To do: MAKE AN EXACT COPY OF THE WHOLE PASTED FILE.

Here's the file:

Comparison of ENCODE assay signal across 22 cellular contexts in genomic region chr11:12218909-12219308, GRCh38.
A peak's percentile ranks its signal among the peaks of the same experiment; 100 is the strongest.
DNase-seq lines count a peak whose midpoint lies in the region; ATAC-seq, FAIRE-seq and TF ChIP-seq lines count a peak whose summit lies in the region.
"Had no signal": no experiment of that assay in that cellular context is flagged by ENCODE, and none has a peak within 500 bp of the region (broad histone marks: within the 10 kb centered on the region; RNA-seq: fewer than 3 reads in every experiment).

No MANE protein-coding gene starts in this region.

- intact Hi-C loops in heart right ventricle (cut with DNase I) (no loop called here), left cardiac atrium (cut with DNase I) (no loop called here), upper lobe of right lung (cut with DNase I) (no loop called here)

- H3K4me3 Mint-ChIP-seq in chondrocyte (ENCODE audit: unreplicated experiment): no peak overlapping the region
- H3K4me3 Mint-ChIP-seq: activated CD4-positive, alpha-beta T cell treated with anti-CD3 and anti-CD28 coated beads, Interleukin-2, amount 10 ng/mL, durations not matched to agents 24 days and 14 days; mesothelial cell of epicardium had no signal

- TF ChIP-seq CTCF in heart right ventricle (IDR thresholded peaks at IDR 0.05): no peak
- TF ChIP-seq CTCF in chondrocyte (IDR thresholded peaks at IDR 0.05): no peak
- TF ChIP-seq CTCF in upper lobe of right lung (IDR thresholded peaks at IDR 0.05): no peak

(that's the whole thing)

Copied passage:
Comparison of ENCODE assay signal across 22 cellular contexts in genomic region chr11:12218909-12219308, GRCh38.
A peak's percentile ranks its signal among the peaks of the same experiment; 100 is the strongest.
DNase-seq lines count a peak whose midpoint lies in the region; ATAC-seq, FAIRE-seq and TF ChIP-seq lines count a peak whose summit lies in the region.
"Had no signal": no experiment of that assay in that cellular context is flagged by ENCODE, and none has a peak within 500 bp of the region (broad histone marks: within the 10 kb centered on the region; RNA-seq: fewer than 3 reads in every experiment).

No MANE protein-coding gene starts in this region.

- intact Hi-C loops in heart right ventricle (cut with DNase I) (no loop called here), left cardiac atrium (cut with DNase I) (no loop called here), upper lobe of right lung (cut with DNase I) (no loop called here)

- H3K4me3 Mint-ChIP-seq in chondrocyte (ENCODE audit: unreplicated experiment): no peak overlapping the region
- H3K4me3 Mint-ChIP-seq: activated CD4-positive, alpha-beta T cell treated with anti-CD3 and anti-CD28 coated beads, Interleukin-2, amount 10 ng/mL, durations not matched to agents 24 days and 14 days; mesothelial cell of epicardium had no signal

- TF ChIP-seq CTCF in heart right ventricle (IDR thresholded peaks at IDR 0.05): no peak
- TF ChIP-seq CTCF in chondrocyte (IDR thresholded peaks at IDR 0.05): no peak
- TF ChIP-seq CTCF in upper lobe of right lung (IDR thresholded peaks at IDR 0.05): no peak